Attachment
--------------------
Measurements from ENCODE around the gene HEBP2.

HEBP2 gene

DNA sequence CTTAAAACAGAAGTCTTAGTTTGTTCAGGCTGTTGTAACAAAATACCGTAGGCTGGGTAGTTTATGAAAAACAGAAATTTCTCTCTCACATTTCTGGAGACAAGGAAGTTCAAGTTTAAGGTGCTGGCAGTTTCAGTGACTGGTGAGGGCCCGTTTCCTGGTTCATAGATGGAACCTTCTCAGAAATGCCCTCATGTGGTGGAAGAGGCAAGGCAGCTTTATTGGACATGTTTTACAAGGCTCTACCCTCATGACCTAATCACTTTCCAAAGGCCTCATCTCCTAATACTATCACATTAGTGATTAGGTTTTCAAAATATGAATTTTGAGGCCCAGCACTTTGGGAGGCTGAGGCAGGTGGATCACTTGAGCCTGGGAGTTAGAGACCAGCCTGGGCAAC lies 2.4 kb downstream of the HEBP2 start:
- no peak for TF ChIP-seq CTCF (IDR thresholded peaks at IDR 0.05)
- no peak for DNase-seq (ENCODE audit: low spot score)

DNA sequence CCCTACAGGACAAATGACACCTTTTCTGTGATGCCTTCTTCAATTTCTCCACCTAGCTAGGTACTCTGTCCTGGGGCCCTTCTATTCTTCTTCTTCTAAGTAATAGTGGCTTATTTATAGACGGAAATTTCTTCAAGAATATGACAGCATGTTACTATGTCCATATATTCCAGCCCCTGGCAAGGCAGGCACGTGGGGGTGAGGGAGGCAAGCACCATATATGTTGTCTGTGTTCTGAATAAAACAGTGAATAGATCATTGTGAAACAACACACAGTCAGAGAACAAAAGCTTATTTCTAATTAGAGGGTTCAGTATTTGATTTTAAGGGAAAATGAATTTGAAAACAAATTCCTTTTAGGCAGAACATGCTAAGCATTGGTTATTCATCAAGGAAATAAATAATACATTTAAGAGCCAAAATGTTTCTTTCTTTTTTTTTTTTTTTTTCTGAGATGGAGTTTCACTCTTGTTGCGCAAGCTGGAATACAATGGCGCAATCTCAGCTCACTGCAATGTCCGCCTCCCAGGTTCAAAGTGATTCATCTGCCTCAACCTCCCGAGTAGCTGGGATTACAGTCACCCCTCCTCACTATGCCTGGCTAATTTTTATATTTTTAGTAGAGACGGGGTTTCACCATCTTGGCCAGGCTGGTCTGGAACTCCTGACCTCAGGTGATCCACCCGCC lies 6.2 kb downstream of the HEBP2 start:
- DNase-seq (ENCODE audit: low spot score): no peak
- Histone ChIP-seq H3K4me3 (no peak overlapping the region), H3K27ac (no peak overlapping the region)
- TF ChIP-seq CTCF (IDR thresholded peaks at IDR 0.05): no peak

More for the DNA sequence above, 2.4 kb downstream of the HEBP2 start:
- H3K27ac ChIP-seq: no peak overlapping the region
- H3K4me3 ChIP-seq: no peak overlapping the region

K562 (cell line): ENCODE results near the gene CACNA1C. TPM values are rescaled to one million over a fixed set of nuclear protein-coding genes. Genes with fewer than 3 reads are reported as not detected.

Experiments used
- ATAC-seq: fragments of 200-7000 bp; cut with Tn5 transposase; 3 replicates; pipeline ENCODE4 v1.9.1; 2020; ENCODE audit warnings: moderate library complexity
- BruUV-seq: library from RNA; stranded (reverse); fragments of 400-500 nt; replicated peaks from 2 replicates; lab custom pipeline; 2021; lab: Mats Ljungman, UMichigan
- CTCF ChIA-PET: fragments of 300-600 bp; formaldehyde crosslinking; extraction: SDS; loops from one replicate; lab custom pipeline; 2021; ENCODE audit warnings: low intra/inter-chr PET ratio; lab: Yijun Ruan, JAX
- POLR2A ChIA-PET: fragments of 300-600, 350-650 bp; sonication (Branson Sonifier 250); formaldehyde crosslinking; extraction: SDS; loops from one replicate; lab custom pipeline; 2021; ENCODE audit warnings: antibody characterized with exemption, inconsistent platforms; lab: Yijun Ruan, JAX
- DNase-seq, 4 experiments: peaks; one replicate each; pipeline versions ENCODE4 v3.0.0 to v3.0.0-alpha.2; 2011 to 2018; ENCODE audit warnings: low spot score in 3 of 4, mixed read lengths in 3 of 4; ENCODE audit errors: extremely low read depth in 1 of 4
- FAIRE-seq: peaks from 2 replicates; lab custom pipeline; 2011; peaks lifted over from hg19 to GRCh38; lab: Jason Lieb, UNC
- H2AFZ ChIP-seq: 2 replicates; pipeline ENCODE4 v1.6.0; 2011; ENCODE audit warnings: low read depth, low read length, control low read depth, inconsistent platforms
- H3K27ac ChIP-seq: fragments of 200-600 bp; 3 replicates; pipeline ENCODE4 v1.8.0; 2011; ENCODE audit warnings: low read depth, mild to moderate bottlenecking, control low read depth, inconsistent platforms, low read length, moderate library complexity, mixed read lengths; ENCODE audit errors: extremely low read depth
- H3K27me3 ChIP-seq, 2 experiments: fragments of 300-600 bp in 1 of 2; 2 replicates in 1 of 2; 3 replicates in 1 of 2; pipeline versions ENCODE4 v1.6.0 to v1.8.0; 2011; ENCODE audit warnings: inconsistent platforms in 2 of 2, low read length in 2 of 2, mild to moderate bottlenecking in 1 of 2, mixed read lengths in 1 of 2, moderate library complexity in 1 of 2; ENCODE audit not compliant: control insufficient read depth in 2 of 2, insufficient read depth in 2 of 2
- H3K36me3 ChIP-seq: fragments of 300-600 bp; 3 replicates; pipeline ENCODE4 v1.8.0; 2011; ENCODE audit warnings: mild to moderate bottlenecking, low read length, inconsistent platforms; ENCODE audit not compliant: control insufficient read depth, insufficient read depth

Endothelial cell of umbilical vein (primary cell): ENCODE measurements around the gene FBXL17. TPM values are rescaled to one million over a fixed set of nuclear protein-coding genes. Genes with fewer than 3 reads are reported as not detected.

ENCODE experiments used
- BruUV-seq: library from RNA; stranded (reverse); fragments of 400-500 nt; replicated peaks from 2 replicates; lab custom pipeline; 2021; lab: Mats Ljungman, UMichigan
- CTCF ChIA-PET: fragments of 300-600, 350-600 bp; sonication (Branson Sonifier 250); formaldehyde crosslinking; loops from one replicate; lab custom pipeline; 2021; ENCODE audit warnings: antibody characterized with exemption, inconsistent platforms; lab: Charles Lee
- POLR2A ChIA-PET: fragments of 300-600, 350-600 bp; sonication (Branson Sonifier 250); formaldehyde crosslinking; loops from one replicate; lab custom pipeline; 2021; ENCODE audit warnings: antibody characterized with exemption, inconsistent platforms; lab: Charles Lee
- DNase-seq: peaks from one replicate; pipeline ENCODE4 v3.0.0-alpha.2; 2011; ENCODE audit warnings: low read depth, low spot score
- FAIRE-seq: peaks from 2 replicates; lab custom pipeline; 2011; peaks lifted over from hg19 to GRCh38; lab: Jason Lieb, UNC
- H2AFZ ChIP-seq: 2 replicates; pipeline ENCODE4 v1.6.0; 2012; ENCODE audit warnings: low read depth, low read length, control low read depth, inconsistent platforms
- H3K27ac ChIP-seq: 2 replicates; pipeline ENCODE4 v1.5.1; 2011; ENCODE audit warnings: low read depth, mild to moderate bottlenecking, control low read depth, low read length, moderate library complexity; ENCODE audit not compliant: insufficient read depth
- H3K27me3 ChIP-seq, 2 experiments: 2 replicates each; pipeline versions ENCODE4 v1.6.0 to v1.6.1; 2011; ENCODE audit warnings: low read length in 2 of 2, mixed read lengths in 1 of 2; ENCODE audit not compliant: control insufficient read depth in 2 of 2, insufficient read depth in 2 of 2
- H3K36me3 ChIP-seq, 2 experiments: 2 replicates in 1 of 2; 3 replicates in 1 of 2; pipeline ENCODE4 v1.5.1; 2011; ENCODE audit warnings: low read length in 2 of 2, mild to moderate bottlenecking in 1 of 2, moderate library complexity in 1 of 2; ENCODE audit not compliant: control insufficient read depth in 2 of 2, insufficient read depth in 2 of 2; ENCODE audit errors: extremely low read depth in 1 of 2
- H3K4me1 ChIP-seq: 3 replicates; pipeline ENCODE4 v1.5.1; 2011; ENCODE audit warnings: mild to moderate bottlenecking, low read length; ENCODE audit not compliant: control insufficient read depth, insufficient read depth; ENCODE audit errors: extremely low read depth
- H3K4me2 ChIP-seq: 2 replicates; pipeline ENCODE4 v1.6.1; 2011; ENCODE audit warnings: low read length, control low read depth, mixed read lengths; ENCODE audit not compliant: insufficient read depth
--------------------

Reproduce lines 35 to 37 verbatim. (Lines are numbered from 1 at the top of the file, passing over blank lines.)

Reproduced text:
- H3K36me3 ChIP-seq, 2 experiments: 2 replicates in 1 of 2; 3 replicates in 1 of 2; pipeline ENCODE4 v1.5.1; 2011; ENCODE audit warnings: low read length in 2 of 2, mild to moderate bottlenecking in 1 of 2, moderate library complexity in 1 of 2; ENCODE audit not compliant: control insufficient read depth in 2 of 2, insufficient read depth in 2 of 2; ENCODE audit errors: extremely low read depth in 1 of 2
- H3K4me1 ChIP-seq: 3 replicates; pipeline ENCODE4 v1.5.1; 2011; ENCODE audit warnings: mild to moderate bottlenecking, low read length; ENCODE audit not compliant: control insufficient read depth, insufficient read depth; ENCODE audit errors: extremely low read depth
- H3K4me2 ChIP-seq: 2 replicates; pipeline ENCODE4 v1.6.1; 2011; ENCODE audit warnings: low read length, control low read depth, mixed read lengths; ENCODE audit not compliant: insufficient read depth